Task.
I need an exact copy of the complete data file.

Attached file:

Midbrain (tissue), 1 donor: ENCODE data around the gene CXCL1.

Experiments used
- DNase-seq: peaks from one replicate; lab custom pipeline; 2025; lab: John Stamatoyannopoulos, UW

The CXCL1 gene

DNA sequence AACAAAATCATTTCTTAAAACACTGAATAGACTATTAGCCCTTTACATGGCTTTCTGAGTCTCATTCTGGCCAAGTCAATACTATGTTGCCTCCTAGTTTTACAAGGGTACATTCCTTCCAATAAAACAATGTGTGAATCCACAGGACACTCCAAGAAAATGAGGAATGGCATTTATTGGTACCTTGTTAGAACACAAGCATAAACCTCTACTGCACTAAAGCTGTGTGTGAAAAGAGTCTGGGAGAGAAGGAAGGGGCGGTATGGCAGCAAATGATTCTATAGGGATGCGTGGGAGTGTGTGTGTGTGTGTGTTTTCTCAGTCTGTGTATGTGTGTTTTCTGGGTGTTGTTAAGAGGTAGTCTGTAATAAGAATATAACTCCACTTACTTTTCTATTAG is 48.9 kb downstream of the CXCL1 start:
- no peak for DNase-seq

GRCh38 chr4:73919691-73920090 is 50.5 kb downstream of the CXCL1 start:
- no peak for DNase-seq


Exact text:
Midbrain (tissue), 1 donor: ENCODE data around the gene CXCL1.

Experiments used
- DNase-seq: peaks from one replicate; lab custom pipeline; 2025; lab: John Stamatoyannopoulos, UW

The CXCL1 gene

DNA sequence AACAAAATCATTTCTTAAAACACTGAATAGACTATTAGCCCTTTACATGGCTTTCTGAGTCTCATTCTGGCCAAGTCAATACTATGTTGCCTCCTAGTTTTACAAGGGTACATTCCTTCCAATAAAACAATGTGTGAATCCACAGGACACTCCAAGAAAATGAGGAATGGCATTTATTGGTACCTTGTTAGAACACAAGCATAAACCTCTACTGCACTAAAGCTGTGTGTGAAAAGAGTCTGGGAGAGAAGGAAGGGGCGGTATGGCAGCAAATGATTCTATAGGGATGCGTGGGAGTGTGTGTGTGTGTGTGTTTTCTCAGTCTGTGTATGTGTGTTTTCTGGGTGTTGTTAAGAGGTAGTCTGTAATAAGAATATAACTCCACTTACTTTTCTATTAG is 48.9 kb downstream of the CXCL1 start:
- no peak for DNase-seq

GRCh38 chr4:73919691-73920090 is 50.5 kb downstream of the CXCL1 start:
- no peak for DNase-seq